'You are warmongers': Czech protestors call for overthrow of Fiala's government

Speakers called for Czechia to leave NATO, end arms supplies to Ukraine, and asked for a leadership of "patriotic experts."

ČTK

Written by ČTK Published on 29.09.2022 09:01:00 (updated on 30.09.2022) Reading time: 2 minutes

Prague, Sept 28 (ČTK) - Tens of thousands of people attended an anti-government rally demanding the resignation of the coalition cabinet and the reversal of the political course in the Czech Republic at Prague's Wenceslas Square Wednesday.

The protest was organized by the group "Czech Republic First!" In early September, a similar demonstration was attended by about 70,000 people.

Czech police said "some tens of thousands" of people attended the protest. Organizers said they plan to petition President Miloš Zeman on Oct. 10 to demand the dismissal of Prime Minister Petr Fiala's coalition government and call for an early election.

Another protest is planned for Oct. 28, the anniversary of the establishment of the First Republic. Wednesday's protests took place on the day of Czech statehood.

Interior Minister Vít Rakušan said that in uncertain times, fear is understandable, but denounced lies and asked people not to be misled by manipulators who offer unrealistic solutions.

"We want to make a complete reversal of the political course in our country. We want to achieve this change in a non-violent way," organizer Jiří Havel said.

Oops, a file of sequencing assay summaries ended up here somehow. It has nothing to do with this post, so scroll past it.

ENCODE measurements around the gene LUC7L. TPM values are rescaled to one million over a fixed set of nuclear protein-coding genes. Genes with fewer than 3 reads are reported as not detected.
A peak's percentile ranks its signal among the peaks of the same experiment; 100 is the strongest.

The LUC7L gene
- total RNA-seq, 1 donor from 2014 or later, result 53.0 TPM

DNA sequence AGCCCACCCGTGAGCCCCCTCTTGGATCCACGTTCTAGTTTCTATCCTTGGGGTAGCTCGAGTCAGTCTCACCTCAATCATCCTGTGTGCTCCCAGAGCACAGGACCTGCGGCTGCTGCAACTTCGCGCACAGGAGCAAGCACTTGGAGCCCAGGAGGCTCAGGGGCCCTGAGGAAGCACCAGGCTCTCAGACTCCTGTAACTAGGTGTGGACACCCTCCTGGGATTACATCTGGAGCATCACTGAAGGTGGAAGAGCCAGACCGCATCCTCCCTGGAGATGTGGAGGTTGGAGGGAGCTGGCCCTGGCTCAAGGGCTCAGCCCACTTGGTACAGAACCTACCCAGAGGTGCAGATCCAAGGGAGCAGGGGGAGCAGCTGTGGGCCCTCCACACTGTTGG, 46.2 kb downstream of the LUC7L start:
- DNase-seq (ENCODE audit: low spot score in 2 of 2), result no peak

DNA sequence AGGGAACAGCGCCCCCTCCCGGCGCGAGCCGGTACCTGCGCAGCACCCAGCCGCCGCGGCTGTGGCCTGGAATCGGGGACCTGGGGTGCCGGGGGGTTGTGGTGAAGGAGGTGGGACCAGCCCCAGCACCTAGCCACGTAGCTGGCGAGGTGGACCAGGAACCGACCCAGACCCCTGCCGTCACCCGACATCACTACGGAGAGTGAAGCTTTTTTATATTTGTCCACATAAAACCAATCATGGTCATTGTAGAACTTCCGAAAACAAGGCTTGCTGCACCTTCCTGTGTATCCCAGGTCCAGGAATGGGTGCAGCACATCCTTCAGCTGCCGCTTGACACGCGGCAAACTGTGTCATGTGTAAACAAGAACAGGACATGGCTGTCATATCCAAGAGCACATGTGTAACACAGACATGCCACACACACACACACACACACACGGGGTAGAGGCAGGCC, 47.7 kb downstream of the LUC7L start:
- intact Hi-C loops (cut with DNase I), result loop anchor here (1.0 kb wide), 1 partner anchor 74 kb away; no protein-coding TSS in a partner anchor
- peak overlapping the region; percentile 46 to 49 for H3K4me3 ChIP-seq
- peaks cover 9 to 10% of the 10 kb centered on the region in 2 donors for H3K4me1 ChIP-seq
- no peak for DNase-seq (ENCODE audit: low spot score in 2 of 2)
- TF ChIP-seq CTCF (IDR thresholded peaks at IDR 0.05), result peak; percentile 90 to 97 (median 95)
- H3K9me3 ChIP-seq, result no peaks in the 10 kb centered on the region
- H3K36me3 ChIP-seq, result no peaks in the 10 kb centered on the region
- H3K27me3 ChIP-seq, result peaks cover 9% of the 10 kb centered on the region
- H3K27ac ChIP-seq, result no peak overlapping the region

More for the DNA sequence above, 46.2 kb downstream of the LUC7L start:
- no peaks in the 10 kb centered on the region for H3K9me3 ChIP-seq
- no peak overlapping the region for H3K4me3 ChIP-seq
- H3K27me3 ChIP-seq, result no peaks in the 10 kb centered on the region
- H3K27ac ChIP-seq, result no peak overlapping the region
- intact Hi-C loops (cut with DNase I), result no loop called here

Another organizer, Ladislav Vrabel, said the government should tender its resignation, new elections should be called, and control of the country should go to "patriotic experts."

The first speech was delivered by Miroslav Ševčík, the dean of the Prague University of Economics and Business Prague. The crowd was also addressed by a former head of the Agrarian Chamber, Zdeněk Jandejsek.

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Speeches were also delivered by a deputy for the anti-EU Freedom and Direct Democracy (SPD), Jaroslav Foldyna, Communist leader Kateřina Konečná, and Tricolour leader Zuzana Majerova.

The demonstration began with the Czech national anthem, sung by Tomaš Ortel, frontman of the band Ortel.

Protesters waved national flags and banners with such anti-government slogans as "End to government sick in spirit, brains, and character."

At the scene of the protest, the Communist party gathered signatures in support of their presidential candidate Josef Skála.

Despite the political presence, the organizers of the protest call themselves independents, and their protest a "Non-Violent Revolution."

They demanded the signing of gas treaties directly with Russia, leaving NATO, the EU, the United Nations, and the WHO, voluntary vaccination, and an end to the "planned thinning of the nation" by Ukrainian refugees.

They also demanded the "liberation" of domestic industry from "dependence" on foreign corporations.

Protesters chanted "resignation," "shame on you" and "thieves."

The speakers complained about oppression, censorship, and totalitarianism. They rejected the war and deliveries of arms to Ukraine.

The protesters were supported by an MEP for the Alternative for Germany (AfD), Christine Anderson, and German AfD deputy Petr Bystron.

He said they were fighting "for family, god, homeland, and our freedom." Bystron and other speakers expressed support for former U.S. President Donald Trump.

The protest was broadcast live via jumbotrons from Wenceslas Square and in the center of Brno, Plzen, Liberec, eské Budějovice, Uherské Hradiště, Karviná, Havířov, and Nejdek.

In Brno, a similar anti-government demonstration was attended by 1,500 people. The participants carried flags of the Czech Republic and Moravia, with one banner reading, "Fiala, that's enough, you are war-mongers."

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